In a week that saw the conviction of a former chief executive of a mining company for safety violations upheld, another former chief executive of Volkswagen AG says that he had no advanced knowledge the emissions cheating scandal at his company. Martin Winterkorn, the former Volkswagen AG CEO apologized for violating the trust of his customers but also said that he was not in the loop with regard to the environmental violations.
“It’s incomprehensible why I wasn’t informed early and clearly,” Winterkorn, 69, said in testimony before a parliamentary committee in Berlin, as reported in Industry Week. “I would have prevented any type of deception or misleading of authorities.” The story adds that the former exec said he was not a software engineer and thus didn’t have the skill set to make any demands on those who chose to skirt the law.
However, Industry Week points out that he was “detailed obsessed” and had been known to hold employees accountable for even minor offenses. The scandal involved 11 million cars worldwide and eventually cost his company nearly $22 billion.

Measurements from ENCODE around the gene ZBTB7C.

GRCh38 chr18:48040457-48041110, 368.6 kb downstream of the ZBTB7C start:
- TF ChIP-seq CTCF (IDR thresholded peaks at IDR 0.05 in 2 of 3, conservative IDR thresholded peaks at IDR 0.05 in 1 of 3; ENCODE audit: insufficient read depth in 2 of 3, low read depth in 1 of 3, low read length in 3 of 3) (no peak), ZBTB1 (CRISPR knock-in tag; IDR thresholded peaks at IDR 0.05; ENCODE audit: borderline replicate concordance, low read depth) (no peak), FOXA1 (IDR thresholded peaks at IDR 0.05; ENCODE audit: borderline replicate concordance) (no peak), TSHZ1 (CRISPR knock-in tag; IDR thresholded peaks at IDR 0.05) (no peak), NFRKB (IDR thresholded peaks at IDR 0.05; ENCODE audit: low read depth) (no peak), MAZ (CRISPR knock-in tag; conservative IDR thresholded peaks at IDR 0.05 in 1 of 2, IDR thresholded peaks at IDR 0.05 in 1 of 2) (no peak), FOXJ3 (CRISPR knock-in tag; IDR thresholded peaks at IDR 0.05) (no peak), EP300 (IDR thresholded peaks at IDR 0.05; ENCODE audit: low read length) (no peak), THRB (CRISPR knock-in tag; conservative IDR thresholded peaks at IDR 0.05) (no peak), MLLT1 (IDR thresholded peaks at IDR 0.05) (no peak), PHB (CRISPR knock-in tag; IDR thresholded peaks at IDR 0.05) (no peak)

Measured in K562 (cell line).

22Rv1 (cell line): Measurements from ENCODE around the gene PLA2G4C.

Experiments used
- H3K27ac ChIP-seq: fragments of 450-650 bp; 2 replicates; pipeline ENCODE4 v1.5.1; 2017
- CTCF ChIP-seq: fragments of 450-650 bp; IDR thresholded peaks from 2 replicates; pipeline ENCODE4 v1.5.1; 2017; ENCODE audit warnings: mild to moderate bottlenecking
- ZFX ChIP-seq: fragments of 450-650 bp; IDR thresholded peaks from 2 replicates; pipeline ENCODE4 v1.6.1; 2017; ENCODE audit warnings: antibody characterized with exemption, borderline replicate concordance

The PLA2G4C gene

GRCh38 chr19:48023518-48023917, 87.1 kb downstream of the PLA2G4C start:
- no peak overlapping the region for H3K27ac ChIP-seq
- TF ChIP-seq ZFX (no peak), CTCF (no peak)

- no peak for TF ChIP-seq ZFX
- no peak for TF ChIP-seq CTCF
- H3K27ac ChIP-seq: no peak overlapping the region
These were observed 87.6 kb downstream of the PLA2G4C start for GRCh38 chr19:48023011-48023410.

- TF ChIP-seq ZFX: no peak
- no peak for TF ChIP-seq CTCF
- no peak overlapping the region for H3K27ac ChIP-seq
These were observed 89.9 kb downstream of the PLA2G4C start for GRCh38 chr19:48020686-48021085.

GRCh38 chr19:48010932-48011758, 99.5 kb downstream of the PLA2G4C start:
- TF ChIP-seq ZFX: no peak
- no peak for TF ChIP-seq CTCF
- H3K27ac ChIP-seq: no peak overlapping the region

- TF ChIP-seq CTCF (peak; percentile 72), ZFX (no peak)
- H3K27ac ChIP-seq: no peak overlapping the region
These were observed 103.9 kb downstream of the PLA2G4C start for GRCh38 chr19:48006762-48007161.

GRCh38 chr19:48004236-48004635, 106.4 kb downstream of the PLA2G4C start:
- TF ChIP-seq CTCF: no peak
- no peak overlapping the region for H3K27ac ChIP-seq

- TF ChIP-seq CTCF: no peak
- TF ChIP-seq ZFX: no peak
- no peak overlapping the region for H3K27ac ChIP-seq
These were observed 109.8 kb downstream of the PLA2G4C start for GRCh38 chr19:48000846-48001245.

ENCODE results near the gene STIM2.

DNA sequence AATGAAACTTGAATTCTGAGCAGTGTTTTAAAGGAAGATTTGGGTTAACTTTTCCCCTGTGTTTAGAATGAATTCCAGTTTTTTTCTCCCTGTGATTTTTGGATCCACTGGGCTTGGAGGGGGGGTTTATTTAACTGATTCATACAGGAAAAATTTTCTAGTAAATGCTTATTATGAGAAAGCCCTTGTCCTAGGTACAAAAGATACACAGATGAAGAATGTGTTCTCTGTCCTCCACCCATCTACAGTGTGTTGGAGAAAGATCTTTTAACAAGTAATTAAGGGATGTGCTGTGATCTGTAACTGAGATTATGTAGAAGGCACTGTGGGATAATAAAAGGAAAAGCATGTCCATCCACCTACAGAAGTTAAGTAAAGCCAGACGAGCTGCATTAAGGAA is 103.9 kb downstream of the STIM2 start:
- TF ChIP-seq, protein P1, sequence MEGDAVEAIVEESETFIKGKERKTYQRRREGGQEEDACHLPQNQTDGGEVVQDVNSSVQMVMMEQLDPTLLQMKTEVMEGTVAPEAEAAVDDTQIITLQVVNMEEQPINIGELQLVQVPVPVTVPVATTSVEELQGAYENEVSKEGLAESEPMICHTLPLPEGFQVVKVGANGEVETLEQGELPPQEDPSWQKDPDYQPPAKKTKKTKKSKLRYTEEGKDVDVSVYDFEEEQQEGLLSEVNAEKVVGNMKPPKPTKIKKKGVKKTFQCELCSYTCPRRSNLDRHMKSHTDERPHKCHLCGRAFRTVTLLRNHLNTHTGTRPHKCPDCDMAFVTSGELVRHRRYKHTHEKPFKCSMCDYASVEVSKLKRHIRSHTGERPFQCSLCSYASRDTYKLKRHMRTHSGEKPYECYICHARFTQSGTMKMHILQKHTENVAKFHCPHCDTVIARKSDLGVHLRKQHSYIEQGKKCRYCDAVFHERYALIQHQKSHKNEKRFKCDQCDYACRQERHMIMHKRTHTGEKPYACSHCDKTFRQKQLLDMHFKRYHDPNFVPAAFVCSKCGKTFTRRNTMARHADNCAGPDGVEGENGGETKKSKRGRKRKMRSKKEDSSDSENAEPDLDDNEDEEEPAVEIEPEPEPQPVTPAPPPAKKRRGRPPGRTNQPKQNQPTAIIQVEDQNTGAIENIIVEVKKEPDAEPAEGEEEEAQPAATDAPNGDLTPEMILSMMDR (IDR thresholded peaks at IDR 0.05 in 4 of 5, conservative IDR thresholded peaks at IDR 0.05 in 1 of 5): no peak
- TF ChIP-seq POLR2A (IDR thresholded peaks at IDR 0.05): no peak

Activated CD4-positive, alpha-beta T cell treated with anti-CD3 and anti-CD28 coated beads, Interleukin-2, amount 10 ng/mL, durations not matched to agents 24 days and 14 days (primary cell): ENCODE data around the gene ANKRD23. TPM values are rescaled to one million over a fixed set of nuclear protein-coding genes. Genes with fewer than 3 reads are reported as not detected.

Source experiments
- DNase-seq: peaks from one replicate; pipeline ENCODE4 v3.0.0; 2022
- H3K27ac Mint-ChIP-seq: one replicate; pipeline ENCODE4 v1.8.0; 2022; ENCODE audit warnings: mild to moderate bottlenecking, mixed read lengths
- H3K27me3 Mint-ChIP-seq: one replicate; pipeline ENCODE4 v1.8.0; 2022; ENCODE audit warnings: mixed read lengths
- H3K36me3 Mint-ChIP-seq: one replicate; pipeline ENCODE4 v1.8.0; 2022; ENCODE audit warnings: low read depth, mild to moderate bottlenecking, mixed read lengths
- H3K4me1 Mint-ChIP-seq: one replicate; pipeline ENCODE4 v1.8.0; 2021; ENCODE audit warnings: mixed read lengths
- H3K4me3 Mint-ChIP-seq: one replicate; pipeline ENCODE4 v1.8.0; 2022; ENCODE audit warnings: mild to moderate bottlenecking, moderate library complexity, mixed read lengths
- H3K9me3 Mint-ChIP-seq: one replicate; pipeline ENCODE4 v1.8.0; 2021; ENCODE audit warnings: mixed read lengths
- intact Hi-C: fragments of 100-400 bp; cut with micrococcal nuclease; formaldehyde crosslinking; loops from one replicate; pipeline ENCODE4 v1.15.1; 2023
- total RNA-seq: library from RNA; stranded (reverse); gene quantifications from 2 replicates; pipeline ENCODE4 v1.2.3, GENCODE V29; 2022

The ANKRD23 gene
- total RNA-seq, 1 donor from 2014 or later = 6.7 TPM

Six senior executives in the United States have been indicted as a result of the debacle. Still, Industry Week says it is unclear just how much, if anything, that Winterkorn knew. In an earlier statement, he said that the scandal was limited just the United States while also citing his right to say anything further about the matter.
He resigned in September 2015, saying he was “endlessly sorry.” That is at the same time that US regulators made public that the automaker had installed software inside of its cars to falsify emissions readings.